Learn to call your blood red and your fears black, for we've all got plenty of both, and they spill out in equal portions and stain deepest of all those who stand closest by

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A temple priest, shaman, and spirit-worker in the Thracian tradition, Anomalous Thracian lives in a van in the Northeast United States, with a crazed raven from Africa. He teaches foundational spiritual principles and results-oriented mysticism, with a focus on anchoring ancient nomadic wisdoms and values in contemporary reality. A Thracian mystic reconstructionist, he leads an initiatory tradition and facilitates rituals, traditional rites of passage, various methods of divination and temple functions appropriate to the needs of the community. In all of his doings, he attempts to honor the ancestors, the gods, and his living relations in this world and the rest of them, while focusing also on further understanding and addressing contemporary issues of race, gender, and sexuality.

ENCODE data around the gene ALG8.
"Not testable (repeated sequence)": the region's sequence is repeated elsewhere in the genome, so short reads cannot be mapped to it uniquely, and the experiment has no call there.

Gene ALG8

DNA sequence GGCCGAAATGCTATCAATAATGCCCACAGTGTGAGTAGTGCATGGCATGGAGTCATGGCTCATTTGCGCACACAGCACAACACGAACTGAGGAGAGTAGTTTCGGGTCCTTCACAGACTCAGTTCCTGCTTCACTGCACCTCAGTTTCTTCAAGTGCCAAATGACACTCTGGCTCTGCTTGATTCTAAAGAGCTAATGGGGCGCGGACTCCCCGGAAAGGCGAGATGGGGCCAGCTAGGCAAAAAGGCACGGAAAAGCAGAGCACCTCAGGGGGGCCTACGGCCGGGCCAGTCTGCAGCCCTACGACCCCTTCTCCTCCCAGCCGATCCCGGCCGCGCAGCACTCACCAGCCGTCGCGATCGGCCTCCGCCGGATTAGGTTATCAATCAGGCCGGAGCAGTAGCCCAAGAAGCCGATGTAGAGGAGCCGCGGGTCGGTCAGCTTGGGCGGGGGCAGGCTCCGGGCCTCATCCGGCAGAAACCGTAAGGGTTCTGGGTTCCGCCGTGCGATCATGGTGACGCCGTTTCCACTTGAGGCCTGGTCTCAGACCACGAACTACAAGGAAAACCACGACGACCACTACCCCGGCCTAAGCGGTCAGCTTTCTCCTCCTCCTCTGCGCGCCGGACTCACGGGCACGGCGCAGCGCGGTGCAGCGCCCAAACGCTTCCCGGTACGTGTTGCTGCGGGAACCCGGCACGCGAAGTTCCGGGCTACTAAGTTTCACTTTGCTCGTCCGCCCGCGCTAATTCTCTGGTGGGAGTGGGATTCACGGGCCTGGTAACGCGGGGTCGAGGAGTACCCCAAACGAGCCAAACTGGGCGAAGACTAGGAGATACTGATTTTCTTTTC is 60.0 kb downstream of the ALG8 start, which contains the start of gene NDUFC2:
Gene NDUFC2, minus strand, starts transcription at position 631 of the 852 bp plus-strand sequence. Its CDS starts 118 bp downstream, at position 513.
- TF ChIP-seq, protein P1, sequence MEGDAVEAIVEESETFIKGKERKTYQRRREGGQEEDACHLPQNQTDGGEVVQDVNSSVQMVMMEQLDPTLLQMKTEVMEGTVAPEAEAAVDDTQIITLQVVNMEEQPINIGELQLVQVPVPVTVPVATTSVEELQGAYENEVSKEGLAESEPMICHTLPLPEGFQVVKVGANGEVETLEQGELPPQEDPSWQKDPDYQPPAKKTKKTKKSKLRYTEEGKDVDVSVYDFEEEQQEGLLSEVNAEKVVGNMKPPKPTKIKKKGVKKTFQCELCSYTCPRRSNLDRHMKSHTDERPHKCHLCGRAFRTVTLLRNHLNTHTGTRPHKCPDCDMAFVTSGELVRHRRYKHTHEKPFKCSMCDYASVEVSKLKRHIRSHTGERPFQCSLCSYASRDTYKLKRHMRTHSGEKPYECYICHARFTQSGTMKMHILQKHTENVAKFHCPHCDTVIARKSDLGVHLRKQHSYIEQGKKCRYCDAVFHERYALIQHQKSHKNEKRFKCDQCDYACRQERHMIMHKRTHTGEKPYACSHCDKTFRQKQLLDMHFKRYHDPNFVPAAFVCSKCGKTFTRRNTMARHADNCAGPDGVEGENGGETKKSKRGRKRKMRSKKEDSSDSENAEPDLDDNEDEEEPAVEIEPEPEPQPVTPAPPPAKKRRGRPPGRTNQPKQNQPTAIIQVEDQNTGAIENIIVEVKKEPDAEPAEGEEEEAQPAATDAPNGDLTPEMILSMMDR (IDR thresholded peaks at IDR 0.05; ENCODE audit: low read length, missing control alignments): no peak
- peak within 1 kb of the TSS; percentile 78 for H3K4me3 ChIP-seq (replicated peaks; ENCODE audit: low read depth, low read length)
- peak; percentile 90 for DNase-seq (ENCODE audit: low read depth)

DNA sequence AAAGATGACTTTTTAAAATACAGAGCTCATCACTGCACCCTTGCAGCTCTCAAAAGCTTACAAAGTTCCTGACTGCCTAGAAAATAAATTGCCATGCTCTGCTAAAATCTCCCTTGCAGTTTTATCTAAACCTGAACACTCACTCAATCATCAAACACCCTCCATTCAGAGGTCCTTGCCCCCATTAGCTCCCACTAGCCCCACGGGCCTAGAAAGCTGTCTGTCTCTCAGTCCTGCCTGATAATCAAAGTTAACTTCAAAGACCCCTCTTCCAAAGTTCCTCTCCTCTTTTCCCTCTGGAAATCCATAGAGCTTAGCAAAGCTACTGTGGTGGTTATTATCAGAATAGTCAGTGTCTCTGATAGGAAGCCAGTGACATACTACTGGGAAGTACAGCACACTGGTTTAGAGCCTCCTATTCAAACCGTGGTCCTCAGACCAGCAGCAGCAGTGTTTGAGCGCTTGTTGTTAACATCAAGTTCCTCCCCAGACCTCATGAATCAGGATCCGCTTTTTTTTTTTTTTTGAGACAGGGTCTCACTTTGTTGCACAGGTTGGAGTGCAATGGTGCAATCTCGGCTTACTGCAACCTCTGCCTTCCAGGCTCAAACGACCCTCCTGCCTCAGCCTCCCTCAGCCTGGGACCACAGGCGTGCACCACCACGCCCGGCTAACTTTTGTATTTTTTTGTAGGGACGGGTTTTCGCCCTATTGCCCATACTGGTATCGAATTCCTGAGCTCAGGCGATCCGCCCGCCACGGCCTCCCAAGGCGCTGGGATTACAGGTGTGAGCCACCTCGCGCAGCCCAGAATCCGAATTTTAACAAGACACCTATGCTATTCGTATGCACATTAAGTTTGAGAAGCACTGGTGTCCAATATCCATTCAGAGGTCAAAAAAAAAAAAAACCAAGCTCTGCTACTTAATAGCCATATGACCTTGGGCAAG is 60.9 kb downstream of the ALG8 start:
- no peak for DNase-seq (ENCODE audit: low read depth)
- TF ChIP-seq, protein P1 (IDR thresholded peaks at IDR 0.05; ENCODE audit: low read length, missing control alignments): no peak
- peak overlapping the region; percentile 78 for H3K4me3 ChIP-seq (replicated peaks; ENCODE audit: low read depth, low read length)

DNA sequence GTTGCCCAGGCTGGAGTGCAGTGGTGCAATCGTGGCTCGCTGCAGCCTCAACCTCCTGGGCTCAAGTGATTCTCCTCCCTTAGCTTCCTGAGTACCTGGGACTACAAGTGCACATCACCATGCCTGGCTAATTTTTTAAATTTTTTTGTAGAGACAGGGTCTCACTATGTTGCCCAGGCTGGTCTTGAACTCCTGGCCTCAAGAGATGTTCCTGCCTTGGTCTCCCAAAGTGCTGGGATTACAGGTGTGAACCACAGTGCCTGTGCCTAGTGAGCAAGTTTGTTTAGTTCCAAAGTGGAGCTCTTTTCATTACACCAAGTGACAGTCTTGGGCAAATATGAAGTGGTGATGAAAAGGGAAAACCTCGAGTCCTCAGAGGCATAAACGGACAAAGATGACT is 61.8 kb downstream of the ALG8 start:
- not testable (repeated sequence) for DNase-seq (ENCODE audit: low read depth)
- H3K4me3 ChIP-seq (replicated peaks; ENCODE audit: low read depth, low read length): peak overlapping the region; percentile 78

Comments

  • Laura P
    Laura P Thursday, 10 October 2013

    Thank you for this. Communication is the crux of any relationship be it internal or external with humans and with the Gods and the ancestors. If we cannot communicate we cannot hope to understand and acknowledge our own motivations and fears let alone the motivations and needs and wants of others and then nothing is clean and nothing is clear. Ase!

  • Sharon Knight
    Sharon Knight Thursday, 10 October 2013

    My, what a poetic soul you are!